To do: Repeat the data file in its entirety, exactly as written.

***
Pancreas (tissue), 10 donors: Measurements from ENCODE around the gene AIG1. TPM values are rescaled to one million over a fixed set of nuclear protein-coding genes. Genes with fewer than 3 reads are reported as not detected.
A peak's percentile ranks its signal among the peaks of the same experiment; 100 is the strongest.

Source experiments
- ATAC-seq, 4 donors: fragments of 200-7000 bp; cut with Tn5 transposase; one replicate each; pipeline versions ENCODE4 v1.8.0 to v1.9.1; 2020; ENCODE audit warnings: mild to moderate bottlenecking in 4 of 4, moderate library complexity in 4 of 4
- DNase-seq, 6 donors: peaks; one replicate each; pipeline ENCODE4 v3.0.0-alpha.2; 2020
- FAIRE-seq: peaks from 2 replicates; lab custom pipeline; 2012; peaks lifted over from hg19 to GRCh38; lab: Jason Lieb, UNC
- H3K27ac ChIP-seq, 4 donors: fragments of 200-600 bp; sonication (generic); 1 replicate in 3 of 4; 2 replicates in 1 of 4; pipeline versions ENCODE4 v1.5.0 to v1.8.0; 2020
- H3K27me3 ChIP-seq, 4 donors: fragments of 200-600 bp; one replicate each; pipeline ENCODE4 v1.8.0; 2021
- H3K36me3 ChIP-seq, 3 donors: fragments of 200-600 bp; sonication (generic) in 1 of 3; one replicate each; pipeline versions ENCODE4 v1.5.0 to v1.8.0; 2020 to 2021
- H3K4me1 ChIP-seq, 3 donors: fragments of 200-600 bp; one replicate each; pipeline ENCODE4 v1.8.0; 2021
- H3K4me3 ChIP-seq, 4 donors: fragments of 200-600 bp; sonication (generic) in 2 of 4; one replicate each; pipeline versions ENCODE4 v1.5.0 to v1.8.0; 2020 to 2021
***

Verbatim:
Pancreas (tissue), 10 donors: Measurements from ENCODE around the gene AIG1. TPM values are rescaled to one million over a fixed set of nuclear protein-coding genes. Genes with fewer than 3 reads are reported as not detected.
A peak's percentile ranks its signal among the peaks of the same experiment; 100 is the strongest.

Source experiments
- ATAC-seq, 4 donors: fragments of 200-7000 bp; cut with Tn5 transposase; one replicate each; pipeline versions ENCODE4 v1.8.0 to v1.9.1; 2020; ENCODE audit warnings: mild to moderate bottlenecking in 4 of 4, moderate library complexity in 4 of 4
- DNase-seq, 6 donors: peaks; one replicate each; pipeline ENCODE4 v3.0.0-alpha.2; 2020
- FAIRE-seq: peaks from 2 replicates; lab custom pipeline; 2012; peaks lifted over from hg19 to GRCh38; lab: Jason Lieb, UNC
- H3K27ac ChIP-seq, 4 donors: fragments of 200-600 bp; sonication (generic); 1 replicate in 3 of 4; 2 replicates in 1 of 4; pipeline versions ENCODE4 v1.5.0 to v1.8.0; 2020
- H3K27me3 ChIP-seq, 4 donors: fragments of 200-600 bp; one replicate each; pipeline ENCODE4 v1.8.0; 2021
- H3K36me3 ChIP-seq, 3 donors: fragments of 200-600 bp; sonication (generic) in 1 of 3; one replicate each; pipeline versions ENCODE4 v1.5.0 to v1.8.0; 2020 to 2021
- H3K4me1 ChIP-seq, 3 donors: fragments of 200-600 bp; one replicate each; pipeline ENCODE4 v1.8.0; 2021
- H3K4me3 ChIP-seq, 4 donors: fragments of 200-600 bp; sonication (generic) in 2 of 4; one replicate each; pipeline versions ENCODE4 v1.5.0 to v1.8.0; 2020 to 2021